Today's generation of children are still lacking good role models, a poll suggests.
It reveals that the majority of adults believe that youngsters do not have enough people to look up to.
The survey, which questioned around 2,000 adults, also found that 52% believe it is important to give something back to their local community. In total, eight in 10 (80%) of those polled said they do not believe there are enough good role models for children in their community.
Those questioned were given a list of professions and asked to say which they respected least.
Politicians were the least respected, chosen by 35%, followed by reality TV stars (29%), bankers (22%), footballers (9%) and models (4%). The emergency services, doctors, teachers, charity workers and social workers were the most trusted professions, the poll found.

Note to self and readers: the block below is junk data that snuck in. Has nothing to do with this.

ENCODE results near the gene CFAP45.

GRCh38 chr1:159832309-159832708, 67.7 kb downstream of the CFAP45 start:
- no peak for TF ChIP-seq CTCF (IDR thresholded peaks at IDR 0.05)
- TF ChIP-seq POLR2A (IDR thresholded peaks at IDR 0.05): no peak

It also reveals that the Olympics is having an effect on the public's idea of a good role model. Given a list of names, gold medallist Jessica Ennis was picked as the top role model of the 2010s (chosen by 26% of those questioned)
David Beckham was considered the top role model for the 2000s (picked by 32%) and Sir Richard Branson of the 1990s (chosen by 47%). Bob Geldof and Margaret Thatcher tied for the top role model of the 1980s, with each receiving 23% of votes.
The ultimate role model was former South African president Nelson Mandela, chosen by 19%, followed by the Queen with 18%.
The poll was commissioned by direct-selling firm Amway UK to mark the launch of their search to find Britain's Top Real Role Model.
Head judge Jo Fairley, co-founder of Green & Blacks, said: "I am thrilled to be taking part in Britain's Top Real Role Model because I believe that we have a chance to build on the incredible, positive energy that's been generated in the UK this year through the Jubilee and the Olympics, and help to build a better, more supportive community."